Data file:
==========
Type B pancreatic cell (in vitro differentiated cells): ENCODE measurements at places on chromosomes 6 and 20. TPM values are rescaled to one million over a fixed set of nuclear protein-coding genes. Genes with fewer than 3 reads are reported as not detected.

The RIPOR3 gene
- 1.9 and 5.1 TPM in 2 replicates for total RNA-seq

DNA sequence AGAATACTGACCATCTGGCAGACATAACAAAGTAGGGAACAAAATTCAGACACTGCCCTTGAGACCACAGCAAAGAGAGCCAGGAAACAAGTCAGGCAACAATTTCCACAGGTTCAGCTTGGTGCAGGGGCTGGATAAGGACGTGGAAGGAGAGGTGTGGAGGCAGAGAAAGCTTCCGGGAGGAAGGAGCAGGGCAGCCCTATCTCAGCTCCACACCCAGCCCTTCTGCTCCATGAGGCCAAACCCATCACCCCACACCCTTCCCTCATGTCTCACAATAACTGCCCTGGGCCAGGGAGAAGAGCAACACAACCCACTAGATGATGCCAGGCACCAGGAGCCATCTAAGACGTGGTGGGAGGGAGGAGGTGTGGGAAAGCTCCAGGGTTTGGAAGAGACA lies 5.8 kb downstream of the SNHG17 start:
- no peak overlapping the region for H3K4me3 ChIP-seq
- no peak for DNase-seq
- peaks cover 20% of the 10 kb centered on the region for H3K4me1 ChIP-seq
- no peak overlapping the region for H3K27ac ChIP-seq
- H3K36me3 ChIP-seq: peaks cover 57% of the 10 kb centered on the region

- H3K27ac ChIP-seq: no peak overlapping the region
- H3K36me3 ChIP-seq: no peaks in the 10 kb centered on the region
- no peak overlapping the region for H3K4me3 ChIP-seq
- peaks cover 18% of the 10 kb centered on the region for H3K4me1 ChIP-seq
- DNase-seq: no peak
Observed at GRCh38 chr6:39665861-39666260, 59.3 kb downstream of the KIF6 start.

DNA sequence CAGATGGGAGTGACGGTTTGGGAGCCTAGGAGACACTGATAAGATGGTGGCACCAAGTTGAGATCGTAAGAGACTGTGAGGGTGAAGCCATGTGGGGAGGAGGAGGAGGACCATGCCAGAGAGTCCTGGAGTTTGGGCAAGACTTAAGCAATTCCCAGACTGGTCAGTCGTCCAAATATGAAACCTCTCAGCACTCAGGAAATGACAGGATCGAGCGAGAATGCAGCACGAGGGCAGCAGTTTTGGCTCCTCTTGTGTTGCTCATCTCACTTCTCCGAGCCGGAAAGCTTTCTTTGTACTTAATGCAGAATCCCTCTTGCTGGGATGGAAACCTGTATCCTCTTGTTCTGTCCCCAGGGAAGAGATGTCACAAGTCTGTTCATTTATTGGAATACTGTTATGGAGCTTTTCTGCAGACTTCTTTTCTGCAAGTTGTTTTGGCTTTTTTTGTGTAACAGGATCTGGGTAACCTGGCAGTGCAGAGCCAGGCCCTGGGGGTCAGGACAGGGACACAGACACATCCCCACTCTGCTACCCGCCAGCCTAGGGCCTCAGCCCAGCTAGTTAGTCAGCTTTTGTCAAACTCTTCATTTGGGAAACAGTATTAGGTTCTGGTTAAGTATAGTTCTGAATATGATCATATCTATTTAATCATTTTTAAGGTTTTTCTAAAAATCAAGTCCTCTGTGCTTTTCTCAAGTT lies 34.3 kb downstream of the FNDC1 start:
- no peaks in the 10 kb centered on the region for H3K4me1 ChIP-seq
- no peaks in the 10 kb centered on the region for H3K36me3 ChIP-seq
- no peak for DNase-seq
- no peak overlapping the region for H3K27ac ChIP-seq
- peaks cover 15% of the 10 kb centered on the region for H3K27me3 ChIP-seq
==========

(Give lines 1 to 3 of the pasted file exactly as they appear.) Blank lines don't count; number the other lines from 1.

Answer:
Type B pancreatic cell (in vitro differentiated cells): ENCODE measurements at places on chromosomes 6 and 20. TPM values are rescaled to one million over a fixed set of nuclear protein-coding genes. Genes with fewer than 3 reads are reported as not detected.

The RIPOR3 gene
- 1.9 and 5.1 TPM in 2 replicates for total RNA-seq